Watching the Surface keynote though, for the first time I actually felt my iPad 3 was a bit deficient. The kick stand actually looked smart. It makes my iPad feel a bit… well, yeah, why should I have to buy a flipping £39 piece of plastic to make my iPad stand up?

And the keyboard? Don’t get me started on the physical keyboard. That makes my iPad look pretty useless. How come Microsoft were able to create a physical touch sensitive keyboard that’s THREE FLIPPING MILIMETRES thin? That, there, is smart innovation. All of a sudden — and for the first time in AGES — I felt Apple’s iPad was rather deficient as a result of something I’d seen from a competitor.

There’s plenty of caveats here. Yes the iPad is fantastic. Yes I still love it. I’m not about to dump it.

But this is an interesting situation.

Let’s assume Microsoft bring the Surface to market for £399. Let’s assume it does 8-hours easily battery. (Or at least one of their models does). Let’s further assume that developers lap it up. After all, the creation of apps will be pretty straight forward, especially if you’re already familiar with Windows development.

Now let’s look at Microsoft’s partner network. It’s huge. The accessories and additional options could be brilliant, not least because of Microsoft’s open viewpoint — within reason, they’ll let you do anything as long as you license it correctly (as apposed to Apple’s strict control policy). The Surface has got a USB port! Everything you’ve sort-of wanted to do with an iPad, you can now try out with a Surface. Innovation should start flowing. Combine this with a bit of market momentum and things could get rather exciting.

Add in Windows 8 on the desktop, the XBOX (“TV”) and Windows Phone and things start to look rather compelling.

I’ve always found Apple are good when it comes to leading their own little niche. I wonder how they’d react to concerted, aggressive, exciting and highly inspiring innovation from Microsoft and the company’s partners?

One point I haven’t examined is why Microsoft has opted to produce the Surface themselves rather than with a hardware partner such as Dell, HP, Nokia or HTC. There’s quite a few possible explanations. This is something I discussed with Ben and Rafe in this week’s 361 Degrees podcast. See what you make of the views there.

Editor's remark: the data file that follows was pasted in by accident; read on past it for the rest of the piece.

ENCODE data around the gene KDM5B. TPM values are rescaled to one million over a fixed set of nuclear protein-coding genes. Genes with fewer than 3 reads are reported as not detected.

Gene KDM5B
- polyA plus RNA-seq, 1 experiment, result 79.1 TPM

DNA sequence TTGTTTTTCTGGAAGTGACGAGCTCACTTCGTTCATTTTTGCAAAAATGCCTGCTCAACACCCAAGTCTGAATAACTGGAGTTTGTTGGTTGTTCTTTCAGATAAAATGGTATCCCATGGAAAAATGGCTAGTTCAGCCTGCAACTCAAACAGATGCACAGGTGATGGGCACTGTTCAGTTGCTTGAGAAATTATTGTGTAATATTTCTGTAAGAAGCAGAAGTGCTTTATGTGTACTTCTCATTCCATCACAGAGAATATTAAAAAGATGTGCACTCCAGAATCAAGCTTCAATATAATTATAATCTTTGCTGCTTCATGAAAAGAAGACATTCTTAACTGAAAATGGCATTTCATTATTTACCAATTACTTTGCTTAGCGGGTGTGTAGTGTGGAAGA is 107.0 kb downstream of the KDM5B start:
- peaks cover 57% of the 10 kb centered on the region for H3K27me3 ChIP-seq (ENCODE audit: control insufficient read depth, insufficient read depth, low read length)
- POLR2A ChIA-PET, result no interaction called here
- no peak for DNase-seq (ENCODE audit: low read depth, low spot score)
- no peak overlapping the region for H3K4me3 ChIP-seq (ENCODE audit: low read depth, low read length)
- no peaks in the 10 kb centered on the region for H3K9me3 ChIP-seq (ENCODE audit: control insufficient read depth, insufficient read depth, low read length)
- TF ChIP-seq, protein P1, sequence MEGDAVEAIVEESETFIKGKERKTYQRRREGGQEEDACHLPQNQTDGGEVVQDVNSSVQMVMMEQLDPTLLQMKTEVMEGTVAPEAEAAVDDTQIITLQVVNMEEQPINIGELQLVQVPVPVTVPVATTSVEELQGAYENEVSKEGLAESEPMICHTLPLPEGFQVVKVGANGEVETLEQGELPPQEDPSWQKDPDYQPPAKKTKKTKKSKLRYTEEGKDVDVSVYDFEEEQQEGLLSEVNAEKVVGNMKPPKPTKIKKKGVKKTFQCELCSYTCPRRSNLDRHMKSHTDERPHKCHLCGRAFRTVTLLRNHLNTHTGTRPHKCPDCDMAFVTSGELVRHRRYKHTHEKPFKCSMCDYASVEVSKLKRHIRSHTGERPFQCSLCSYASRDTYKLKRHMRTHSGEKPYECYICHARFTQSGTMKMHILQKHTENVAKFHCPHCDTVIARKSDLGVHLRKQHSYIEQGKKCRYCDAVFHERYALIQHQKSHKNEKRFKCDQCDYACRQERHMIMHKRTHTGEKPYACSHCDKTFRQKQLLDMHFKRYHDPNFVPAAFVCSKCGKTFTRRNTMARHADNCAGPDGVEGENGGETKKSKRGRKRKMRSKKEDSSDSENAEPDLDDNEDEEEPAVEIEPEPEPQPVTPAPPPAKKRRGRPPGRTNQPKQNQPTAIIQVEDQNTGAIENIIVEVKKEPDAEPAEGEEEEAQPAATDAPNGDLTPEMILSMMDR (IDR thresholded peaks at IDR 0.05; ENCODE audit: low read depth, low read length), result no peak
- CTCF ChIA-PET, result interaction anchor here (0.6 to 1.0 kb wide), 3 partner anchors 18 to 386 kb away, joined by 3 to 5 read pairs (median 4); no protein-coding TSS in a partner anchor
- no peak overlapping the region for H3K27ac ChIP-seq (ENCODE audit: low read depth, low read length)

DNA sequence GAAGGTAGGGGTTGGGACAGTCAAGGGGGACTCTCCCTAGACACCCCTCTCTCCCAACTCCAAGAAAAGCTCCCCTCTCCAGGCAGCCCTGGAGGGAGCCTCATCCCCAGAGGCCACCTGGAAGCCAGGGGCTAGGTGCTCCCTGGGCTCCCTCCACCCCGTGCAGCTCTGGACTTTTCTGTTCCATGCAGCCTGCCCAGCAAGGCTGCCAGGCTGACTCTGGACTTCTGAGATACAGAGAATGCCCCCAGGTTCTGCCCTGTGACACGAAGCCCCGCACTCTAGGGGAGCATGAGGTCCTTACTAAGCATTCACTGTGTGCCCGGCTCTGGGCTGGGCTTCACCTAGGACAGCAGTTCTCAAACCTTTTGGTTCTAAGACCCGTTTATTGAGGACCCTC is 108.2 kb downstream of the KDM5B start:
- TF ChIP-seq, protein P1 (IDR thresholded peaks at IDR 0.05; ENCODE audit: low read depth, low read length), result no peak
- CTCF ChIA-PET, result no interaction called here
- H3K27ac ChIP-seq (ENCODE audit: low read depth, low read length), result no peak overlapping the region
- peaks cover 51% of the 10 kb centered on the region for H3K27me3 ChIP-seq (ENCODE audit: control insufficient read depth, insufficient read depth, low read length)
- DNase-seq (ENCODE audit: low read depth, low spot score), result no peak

I would really like to see a decent effort to counter the iPad. The industry sorely needs a bit of competitive innovation. Like the mobile industry, it’s been rather depressing finding out that — for the most part — no one in the industry could innovate out of a wet paper bag when compared to Apple. Indeed Apple’s court action against Samsung has had some superficial merit in my opinion: Why, of all a sudden, was it written that mobile phones (and tablets) had to be black touchscreen slabs that all LOOK like the iPhone/iPad?

Anyway. That’s another story.

Are you with me? Are you excited at the possibilities?

(Watch the Surface keynote here thanks to The Verve)


  1. I agree.

    I agree about all those stupid iPhone clones large and small.

    I agree about Apple’s innovation block – there are a million great reasons to include USB port(s), micro-SD ports, HDMI ports or whatever. We want and need to DO PRODUCTIVE STUFF with our tablets, not just be googley-eyed consumers.

    I am beyond sick of the total lack of innovation elsewhere as other companies suck their thumbs and sway back and forth trying to figure out how to out-iPad the iPad.